My garden is part laboratory, meaning that I like to try new things, whether techniques or plants. One of my favorite seed companies is Baker Creek Heirloom Seeds. In the winter I love looking through their catalog while planning my Spring garden, reading the descriptions of plants from all over the world. I’m amazed by the boundless variety of plants from which they’ve collected seeds. Every year I pick some new things to try, but I’m actually trying to hone in on some favorites that I can plant and depend on every year. Purple Hull Pinkeye Cowpeas are on that list.
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We live on the top of a rocky hill, so I garden in raised beds using the “Lasagna Gardening” method. Basically, it’s layering different types of mulches such as leaves, newspapers, compost, and kitchen scraps. I also garden organically, trying to learn and use natural methods to avoid chemical pesticides and fertilizers. I live in southwest Missouri, Zone 6B.
Pick Me! Pick Me!
I love this variety of cowpeas because when they ripen they turn a pretty purple, which makes it really easy to know when they’re ready to be picked. The hulls are edible, too. If you pick immature pods, you can break them into pieces, called “snaps,” and cook them with the cowpeas. One year I saved and dried the purple hulls and used them to make herbal teas just for fun. I can’t say I could really taste them since I combined them with other herbs, but they lent a pretty pink tint to my tea. It was just another experiment. I’ve had good luck with them for many years and haven’t had a problem with pests or diseases.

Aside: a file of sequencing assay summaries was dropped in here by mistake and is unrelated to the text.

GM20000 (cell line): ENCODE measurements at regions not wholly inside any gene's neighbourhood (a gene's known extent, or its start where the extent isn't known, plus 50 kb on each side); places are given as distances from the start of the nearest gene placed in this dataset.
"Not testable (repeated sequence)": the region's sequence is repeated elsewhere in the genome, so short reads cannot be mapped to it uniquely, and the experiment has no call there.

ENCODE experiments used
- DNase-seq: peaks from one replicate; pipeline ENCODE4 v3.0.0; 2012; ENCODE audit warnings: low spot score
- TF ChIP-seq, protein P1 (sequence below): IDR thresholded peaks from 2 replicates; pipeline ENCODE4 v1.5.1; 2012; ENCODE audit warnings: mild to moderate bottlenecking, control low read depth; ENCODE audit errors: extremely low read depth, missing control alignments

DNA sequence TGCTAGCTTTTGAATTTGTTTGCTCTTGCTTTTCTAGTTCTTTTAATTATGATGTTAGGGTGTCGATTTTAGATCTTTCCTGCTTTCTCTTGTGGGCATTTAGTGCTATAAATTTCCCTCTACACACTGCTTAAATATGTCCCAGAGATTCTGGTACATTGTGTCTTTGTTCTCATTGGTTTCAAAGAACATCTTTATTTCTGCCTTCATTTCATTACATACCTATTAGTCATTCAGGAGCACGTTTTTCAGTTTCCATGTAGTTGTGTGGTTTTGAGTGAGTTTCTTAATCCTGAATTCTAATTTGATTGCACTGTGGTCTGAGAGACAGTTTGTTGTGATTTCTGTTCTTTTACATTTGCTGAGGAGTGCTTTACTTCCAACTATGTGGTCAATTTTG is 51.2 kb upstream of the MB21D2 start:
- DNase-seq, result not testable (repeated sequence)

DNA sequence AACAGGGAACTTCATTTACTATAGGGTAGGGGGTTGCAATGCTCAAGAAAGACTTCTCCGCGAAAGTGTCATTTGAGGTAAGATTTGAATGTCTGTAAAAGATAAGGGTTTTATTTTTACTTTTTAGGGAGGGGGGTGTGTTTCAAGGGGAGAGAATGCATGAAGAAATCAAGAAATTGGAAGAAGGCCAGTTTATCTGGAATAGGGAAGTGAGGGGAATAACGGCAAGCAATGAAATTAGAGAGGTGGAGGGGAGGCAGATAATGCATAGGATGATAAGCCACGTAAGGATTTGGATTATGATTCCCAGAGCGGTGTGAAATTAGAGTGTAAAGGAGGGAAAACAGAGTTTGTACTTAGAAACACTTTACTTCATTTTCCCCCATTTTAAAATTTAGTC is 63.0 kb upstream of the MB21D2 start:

If you don’t already have a Baker Creek catalog, do yourself a flavor (haha) and request a catalog. You’ll be amazed, and your horticultural horizons broadened! Purple Hull Pinkeye Cowpeas are a warm-weather crop, so plan ahead for next summer.
Preparing Purple Hull PINKEYE Peas
After you say that three times really fast, here’s my favorite way to cook them: I usually preserve my peas by packing them in quart-sized zip-locs, which weigh about 24 oz. If you don’t grow your own, you could use store-bought, and of course, any type of cowpea will work fine. I start by chopping a slice or two of bacon, and put it in a pot over medium to start browning.
Then I use my nifty Vidalia Chop Wizard to quickly chop an onion and throw it in the pot, too. Although I have a food processor, this gadget is quicker to use and clean up when I have a small job. (And it’s fun.)
When the bacon has started to brown and the onion is translucent, I put in about two cups of water and a teaspoonful of Better Than Bouillon. If I have homemade or canned chicken broth I sometimes use that instead. You could even use plain water, I just think the chicken broth adds depth of flavor.
I add the frozen cowpeas, bring them to a boil, then lower the heat back to a simmer. After they’ve cooked awhile I add salt and pepper to taste. After about 30-45 minutes they’ll be ready to eat. Enjoy!